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Can transfer duty be claimed as an input VAT deduction?

Wednesday, 22 April 2015   (0 Comments)
Posted by: Author: SAIT Technical
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Author: SAIT Technical

Q: A client bought agricultural land to use in the name of a company.  Unfortunately, the registration of the company took a very long time and he bought the land in his personal capacity.  The lawyer made the statement that the client can claim/deduct the transfer fees, but needs to consult his accountant.  This is the second lawyer to do so.  As far as I understand, according to the SARS Transfer Duty Guide, the only deduction or exemption is on residential property under the amount of R 750 000.00.

Could you please tell me if the lawyer’s statement is valid?  If so, where can I find the information stating this?

A: We agree with you that with respect to Transfer Duty the duty is levied on "the value of any property (which value shall be determined in accordance with the provisions of sections 5, 6, 7 and 8) acquired by any person” and that the Act does not allow for deductions to be made. 

We submit that what the lawyers refer to is in fact an input tax deduction.  We can’t comment on whether or not the deduction can be made as we don’t know if the individual (your client) is registered as a VAT vendor and whether he (not the company) is using the property for purposes of making taxable supplies.  We assume that the land wasn’t subsequently transferred to the company.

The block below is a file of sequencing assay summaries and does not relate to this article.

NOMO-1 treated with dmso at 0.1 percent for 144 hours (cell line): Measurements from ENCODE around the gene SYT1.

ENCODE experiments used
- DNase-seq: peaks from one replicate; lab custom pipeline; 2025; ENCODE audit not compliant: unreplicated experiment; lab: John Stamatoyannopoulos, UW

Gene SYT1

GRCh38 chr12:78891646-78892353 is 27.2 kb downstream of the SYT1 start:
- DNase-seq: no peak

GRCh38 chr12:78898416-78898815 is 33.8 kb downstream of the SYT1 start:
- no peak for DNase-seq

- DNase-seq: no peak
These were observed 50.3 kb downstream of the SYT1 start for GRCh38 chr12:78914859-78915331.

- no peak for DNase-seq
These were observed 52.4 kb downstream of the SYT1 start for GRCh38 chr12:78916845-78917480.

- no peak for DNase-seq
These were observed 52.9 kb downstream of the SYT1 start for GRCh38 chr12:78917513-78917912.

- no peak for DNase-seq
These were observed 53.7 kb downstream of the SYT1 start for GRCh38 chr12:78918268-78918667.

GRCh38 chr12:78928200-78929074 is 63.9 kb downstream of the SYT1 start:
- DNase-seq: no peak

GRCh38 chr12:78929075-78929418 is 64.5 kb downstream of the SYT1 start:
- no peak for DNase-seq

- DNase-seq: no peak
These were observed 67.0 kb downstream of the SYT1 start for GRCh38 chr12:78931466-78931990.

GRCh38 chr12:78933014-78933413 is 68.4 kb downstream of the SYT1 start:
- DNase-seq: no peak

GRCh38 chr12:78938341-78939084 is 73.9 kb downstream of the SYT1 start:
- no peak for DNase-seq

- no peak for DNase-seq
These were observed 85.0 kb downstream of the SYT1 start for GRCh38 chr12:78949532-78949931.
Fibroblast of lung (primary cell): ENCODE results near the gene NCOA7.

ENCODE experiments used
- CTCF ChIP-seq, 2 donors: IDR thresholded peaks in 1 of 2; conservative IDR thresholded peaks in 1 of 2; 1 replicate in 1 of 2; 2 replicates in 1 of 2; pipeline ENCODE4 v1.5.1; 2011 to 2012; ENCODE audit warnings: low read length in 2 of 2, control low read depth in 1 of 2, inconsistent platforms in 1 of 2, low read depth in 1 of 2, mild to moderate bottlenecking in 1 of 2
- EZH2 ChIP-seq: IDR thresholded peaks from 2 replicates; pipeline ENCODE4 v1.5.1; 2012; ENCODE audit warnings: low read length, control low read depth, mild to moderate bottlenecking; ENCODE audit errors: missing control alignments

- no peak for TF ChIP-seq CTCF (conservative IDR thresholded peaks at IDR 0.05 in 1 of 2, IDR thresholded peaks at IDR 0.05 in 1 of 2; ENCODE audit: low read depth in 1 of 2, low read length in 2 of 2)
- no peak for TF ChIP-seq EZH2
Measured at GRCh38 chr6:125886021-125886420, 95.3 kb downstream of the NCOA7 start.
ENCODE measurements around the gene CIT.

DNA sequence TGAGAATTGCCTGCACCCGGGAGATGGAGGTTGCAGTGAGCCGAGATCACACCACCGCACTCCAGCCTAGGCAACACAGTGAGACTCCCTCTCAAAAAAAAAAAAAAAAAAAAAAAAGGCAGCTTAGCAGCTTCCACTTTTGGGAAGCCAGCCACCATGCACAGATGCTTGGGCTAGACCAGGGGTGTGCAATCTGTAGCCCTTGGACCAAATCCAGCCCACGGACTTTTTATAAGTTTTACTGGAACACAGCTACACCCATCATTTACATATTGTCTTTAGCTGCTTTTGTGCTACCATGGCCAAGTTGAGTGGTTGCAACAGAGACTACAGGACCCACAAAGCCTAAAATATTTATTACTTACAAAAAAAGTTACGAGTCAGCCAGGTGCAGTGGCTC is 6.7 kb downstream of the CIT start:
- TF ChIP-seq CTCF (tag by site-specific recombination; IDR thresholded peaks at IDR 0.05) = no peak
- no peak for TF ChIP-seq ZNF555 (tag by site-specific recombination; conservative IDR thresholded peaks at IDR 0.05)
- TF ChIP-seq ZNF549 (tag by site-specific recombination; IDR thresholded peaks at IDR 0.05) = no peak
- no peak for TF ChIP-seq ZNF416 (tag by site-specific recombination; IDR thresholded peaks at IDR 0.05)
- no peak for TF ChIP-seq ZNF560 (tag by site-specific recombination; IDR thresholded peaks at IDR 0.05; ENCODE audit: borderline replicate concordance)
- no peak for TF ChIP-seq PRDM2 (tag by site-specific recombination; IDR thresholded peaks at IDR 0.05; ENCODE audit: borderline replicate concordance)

The principle here is, in terms of paragraph (b) of the definition of input tax in section 1(1) of the Value-Added Tax Act, that "an amount equal to the tax fraction ...of the lesser of any consideration in money given by the vendor for or the open market value of the supply (not being a taxable supply) to him by way of a sale on or after the commencement date by a resident of the Republic (other than a person or diplomatic or consular mission of a foreign country established in the Republic that was granted relief, by way of a refund of tax as contemplated in section 68) of any second-hand goods situated in the Republic” will be input tax. 

Fixed property is normally second-hand goods and the important point is that it is in respect a supply that is not a taxable supply.  The fact that Transfer Duty was paid would indicate that it was not a taxable supply. 

The vendor would then be able to make a deduction of the input tax to the extent that payment was made - see section 16(3) read with section 9(2)(d) of the Value-Added Tax Act.  

Disclaimer: Nothing in this query and answer should be construed as constituting tax advice or a tax opinion. An expert should be consulted for advice based on the facts and circumstances of each transaction/case. Even though great care has been taken to ensure the accuracy of the answer, SAIT do not accept any responsibility for consequences of decisions taken based on this query and answer. It remains your own responsibility to consult the relevant primary resources when taking a decision.



Section 240A of the Tax Administration Act, 2011 (as amended) requires that all tax practitioners register with a recognized controlling body before 1 July 2013. It is a criminal offense to not register with both a recognized controlling body and SARS.

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